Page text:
On Animals, Language, Koko, and Wish-fulfilment
June 29, 2018
The idea that animals have the potential to talk is an alluring one; from the mathematical stunts of Clever Hans to investigations of parrots, dolphins, and chimps—just look at viral BBC footage of a gopher yelling "Alan." It's interesting, exciting, and even cute—but is it really true that animals have language?
After the recent passing of Koko the Gorilla, I spoke to Daniel Midgley about the hopes we have about being the next Dr. Dolittle and just how realistic those hopes are. Daniel is a lecturer in applied linguistics at Edith Cowan University and at the University of Western Australia, as well as a presenter on the popular language podcast Talk the Talk.
Kylie Sturgess: What are the requirements to have language—by which I mean what must you demonstrate as a creature to be shown as having language as opposed to just doing basic communication? What's the difference?
Daniel Midgley: I'm glad that you mentioned that there's a difference between language and communication, because there's a lot of ways to communicate stuff but not all of them are language.
Sturgess: … I mean there are clicks and whistles and gestures. Waving feathers and things like that after all …
Midgley: I could draw something in the dirt and that would be a symbol to represent something else, but that's not exactly language. The question is what is language. I think it does involve using signs to refer to other things. If you are a Chomskyist generativist (which heaven forbid you be!), you might say something like, “A thing is language … a bunch of symbols are language if they go together in a certain order.”
There are different things that we do with language. We can take the units that we say and we can break them down and then build them up again in different ways. For example, I can have a word like “unbreakable” and I can take the word “break” out and put “stop” in there instead and I could say “unstoppable.” That's something that we do with language. Another thing that we do is we put things in a certain order. You'll notice that I said “unbreakable.” I didn't say “breakableun.” That's a couple of things that we do with language; we represent things, we do things in a certain order, and we take the pieces of them, break them apart, and build into new stuff.
Sturgess: One of the big challenges I've heard is “just because we don't understand an animal's 'language’” (and I'm using quote marks around language!), or because we are not the same species, means we can't dismiss that they have language at all. “It is language, but not as we know it.” How valid is that claim in your opinion?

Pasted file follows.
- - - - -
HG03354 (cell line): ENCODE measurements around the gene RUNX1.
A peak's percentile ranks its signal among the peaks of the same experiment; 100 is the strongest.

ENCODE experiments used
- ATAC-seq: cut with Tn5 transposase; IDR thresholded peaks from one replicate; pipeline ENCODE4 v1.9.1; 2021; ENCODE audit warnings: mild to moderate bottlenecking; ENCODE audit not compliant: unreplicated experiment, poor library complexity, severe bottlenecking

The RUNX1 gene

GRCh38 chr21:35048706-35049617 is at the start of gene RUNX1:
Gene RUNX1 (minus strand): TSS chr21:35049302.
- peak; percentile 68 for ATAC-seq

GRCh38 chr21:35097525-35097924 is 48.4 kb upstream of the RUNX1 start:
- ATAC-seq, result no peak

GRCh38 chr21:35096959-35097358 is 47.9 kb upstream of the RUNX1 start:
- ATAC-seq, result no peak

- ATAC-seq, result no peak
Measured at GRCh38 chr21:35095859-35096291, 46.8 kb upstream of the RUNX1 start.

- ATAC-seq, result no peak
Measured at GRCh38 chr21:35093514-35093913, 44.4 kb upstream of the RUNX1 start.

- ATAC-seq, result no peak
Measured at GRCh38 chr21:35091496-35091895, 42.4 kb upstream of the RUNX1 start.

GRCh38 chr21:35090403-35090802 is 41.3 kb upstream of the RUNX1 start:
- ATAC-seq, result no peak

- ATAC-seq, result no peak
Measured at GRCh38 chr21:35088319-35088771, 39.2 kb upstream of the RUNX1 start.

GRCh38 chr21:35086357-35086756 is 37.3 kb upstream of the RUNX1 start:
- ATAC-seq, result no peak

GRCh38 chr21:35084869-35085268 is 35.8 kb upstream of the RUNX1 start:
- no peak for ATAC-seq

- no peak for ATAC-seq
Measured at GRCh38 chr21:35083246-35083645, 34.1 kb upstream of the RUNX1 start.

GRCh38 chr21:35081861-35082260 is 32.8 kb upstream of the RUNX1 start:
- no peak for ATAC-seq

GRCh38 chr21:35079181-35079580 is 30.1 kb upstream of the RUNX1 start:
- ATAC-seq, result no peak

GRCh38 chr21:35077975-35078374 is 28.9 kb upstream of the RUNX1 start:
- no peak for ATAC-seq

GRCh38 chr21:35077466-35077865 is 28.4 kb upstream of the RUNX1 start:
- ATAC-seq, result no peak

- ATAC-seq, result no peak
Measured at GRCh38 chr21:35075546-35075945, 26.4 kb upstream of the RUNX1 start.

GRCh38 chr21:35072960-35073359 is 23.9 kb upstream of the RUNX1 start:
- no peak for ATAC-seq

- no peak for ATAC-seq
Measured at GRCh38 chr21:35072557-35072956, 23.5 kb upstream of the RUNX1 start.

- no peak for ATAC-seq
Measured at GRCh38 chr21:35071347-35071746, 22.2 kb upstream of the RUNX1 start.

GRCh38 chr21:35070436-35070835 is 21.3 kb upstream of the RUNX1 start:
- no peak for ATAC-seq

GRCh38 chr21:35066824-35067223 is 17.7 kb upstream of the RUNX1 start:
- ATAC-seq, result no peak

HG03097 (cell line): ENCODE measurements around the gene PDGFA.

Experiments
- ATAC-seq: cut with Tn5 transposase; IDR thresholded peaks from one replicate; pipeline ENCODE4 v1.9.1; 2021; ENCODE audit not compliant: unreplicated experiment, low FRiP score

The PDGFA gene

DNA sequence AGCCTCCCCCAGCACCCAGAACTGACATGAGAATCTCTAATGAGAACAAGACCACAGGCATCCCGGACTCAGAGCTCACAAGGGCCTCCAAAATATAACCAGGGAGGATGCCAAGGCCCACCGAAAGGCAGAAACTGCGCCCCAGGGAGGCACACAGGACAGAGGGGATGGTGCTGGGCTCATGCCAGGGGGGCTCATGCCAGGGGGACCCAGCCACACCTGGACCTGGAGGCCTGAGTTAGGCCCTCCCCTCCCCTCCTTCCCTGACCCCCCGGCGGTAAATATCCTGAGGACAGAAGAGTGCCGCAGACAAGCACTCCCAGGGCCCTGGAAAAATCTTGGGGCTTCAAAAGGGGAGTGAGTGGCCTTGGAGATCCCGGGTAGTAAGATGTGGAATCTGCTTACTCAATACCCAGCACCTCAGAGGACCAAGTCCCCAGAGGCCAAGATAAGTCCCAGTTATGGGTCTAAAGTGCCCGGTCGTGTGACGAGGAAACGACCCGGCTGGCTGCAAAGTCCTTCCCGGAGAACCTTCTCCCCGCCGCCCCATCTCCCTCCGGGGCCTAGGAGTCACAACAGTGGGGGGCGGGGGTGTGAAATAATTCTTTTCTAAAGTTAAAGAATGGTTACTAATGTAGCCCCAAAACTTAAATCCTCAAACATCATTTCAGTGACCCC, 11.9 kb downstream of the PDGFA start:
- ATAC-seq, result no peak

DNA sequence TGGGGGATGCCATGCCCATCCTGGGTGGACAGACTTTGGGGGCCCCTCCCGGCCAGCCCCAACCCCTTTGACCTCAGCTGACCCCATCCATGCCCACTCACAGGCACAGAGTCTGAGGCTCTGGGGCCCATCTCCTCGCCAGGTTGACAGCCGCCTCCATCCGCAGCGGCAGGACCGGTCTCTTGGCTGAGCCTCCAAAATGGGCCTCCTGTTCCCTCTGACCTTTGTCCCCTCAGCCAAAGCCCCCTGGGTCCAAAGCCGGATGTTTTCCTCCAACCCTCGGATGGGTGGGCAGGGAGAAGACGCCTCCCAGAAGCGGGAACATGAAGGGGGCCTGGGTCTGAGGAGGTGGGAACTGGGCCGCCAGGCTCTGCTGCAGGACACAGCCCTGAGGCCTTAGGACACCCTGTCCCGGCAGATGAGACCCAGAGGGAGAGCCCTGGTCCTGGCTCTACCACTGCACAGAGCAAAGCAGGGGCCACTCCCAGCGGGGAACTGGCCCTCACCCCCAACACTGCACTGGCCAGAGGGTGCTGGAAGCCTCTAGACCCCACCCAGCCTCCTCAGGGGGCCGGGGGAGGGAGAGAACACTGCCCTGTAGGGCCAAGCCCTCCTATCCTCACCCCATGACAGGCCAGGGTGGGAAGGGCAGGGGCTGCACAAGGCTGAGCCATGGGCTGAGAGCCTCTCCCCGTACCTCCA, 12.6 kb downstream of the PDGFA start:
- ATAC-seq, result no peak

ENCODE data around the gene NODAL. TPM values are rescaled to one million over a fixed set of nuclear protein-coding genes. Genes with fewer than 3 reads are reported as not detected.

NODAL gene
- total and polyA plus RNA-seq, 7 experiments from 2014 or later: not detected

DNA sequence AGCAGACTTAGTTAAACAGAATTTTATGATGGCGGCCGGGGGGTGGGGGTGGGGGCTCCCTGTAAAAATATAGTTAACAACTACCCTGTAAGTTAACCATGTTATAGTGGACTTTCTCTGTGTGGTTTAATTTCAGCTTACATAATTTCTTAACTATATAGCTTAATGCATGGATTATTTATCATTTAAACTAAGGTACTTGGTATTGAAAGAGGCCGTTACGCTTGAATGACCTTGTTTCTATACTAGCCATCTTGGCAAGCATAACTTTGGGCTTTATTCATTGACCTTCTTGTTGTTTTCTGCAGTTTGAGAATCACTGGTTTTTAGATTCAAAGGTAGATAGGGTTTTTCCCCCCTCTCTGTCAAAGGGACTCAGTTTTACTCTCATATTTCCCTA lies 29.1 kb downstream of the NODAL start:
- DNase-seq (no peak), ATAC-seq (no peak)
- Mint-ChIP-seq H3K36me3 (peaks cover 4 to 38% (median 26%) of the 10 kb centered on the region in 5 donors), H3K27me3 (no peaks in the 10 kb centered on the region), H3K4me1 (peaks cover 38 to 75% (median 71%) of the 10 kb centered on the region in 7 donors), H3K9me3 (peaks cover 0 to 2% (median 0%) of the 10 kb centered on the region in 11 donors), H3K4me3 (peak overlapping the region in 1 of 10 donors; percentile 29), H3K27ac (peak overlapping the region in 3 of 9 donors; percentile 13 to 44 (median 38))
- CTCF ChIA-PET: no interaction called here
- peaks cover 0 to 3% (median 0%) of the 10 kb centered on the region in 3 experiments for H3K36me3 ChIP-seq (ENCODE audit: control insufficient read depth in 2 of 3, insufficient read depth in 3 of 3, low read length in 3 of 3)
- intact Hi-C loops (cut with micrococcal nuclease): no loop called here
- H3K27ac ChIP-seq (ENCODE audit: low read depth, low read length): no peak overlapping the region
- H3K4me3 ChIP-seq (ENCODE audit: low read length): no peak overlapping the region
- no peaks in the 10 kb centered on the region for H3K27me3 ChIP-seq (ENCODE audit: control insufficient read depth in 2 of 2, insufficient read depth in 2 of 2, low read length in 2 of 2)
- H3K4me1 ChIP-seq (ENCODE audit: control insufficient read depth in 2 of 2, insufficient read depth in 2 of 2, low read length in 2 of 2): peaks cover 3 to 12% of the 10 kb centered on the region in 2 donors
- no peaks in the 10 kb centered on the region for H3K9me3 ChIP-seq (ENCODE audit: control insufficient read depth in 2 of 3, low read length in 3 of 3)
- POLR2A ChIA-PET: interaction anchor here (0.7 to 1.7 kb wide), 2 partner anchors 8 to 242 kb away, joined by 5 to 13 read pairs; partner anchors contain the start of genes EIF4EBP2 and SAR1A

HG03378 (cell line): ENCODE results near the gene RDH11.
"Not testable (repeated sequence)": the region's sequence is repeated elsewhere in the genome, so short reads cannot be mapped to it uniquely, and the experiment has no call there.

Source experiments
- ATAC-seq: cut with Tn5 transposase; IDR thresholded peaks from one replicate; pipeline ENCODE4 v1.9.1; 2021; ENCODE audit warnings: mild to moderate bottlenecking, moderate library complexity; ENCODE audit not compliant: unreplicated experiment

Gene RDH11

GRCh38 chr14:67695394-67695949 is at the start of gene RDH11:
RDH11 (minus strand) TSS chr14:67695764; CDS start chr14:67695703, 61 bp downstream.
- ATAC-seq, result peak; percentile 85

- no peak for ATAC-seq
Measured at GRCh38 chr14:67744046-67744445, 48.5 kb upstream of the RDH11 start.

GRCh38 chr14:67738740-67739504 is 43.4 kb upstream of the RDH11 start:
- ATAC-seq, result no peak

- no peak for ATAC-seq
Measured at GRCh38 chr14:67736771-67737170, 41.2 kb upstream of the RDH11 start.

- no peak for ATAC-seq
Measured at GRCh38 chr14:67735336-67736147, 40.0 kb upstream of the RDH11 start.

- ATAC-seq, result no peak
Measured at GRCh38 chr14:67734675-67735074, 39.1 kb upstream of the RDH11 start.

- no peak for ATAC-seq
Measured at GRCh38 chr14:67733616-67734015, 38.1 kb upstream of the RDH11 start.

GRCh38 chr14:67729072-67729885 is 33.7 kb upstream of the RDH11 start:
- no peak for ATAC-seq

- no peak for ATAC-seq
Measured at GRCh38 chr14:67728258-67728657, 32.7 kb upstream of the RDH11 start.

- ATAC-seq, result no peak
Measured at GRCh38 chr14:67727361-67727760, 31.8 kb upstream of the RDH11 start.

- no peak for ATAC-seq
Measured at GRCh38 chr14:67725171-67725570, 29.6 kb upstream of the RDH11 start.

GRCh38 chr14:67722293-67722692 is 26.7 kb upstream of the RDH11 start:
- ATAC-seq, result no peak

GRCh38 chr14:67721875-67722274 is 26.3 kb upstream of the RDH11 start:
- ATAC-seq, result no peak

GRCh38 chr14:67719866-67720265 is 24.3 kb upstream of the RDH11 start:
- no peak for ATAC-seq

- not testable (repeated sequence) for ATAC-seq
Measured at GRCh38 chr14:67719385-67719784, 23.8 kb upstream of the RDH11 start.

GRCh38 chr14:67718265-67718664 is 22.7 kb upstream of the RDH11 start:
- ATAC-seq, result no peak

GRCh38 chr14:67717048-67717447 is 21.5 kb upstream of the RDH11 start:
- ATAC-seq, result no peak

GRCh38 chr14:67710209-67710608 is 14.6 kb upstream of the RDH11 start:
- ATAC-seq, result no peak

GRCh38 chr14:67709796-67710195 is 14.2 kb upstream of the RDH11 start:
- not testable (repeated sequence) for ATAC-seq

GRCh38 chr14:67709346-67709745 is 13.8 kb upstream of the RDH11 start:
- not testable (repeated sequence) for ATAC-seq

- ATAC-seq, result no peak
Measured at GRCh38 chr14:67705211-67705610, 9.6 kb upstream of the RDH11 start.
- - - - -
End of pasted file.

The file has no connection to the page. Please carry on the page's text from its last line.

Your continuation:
Midgley: Well, we shouldn't assume too much—and that cuts both ways. We shouldn't assume that something isn't language, but then we shouldn't assume that it is either. We should be good skeptics, and we should demand evidence before assuming that something is language. If my dog has a series of sounds that it makes, is it language and I just don't know it? Maybe one day I'll discover something more about their communication. That's totally valid. We need to keep in mind, before we say that it is language, we should have knowledge of what language is. Like we talked about, the different elements of human language that we have.
It is very appealing though. People really like the idea that maybe whales, dolphins, horses, or…
Sturgess: People are always saying, “My dog understands me. My cat and I have a language that we understand.”
Midgley: I'm sure that we do. I'm sure that your dog does understand you! But once again, language is not the same as communication. Complicating this is the fact that we sometimes use the word language ambiguously, like we talked about. “The language of flowers” is sometimes said—when in fact, yes, flowers can represent something, but do we do the same kinds of things with flowers that we do with our words? Well, probably not!
As linguists, we like to keep things a little bit tighter. We like to tighten up that definition a little bit and not just say “Ah yes, body language is a kind of language ... .” Well, is it syntactic? Is it productive? Can we break it down and build it up? Is it representational? Those kinds of things are what we would want to see.
Sturgess: We had the sad news recently of the passing of Koko the gorilla. Koko the gorilla is an interesting case and probably the most famous pop culture example of an animal communicating via a large number of hand signs from a modified version of American Sign Language. Just how influential were these studies?
Midgley: These studies about apes and language and gorillas and bonobos, and even an orangutan—they have been enormously influential in people's minds. People really like the idea that a being from another species could learn to speak human language. It captivates people's attention. Unfortunately sometimes that means that they are not too careful about looking at this and figuring out whether this is truly language use or is there possibly another explanation.
People typically like these kind of experiments and people have done these kinds of experiments because we are trying to figure out just how human is language. Noam Chompsky famously said that language is uniquely human. I'm not a Chompsky-guy. I don't think that animals can't do language because of any dogmatic reasons. I just think that we need to be very skeptical about the kinds of things that we call language, especially when it comes to the primate projects, and when I look at Koko or Washoe or Viki the Chimp or other studies, I always look very carefully and say “All right. Is this communication coming off of their own bat or is there possibly another explanation? Are they being cued? Are they just handing back signs? Are they doing complicated tricks for treats?” These are things you've got to watch out for.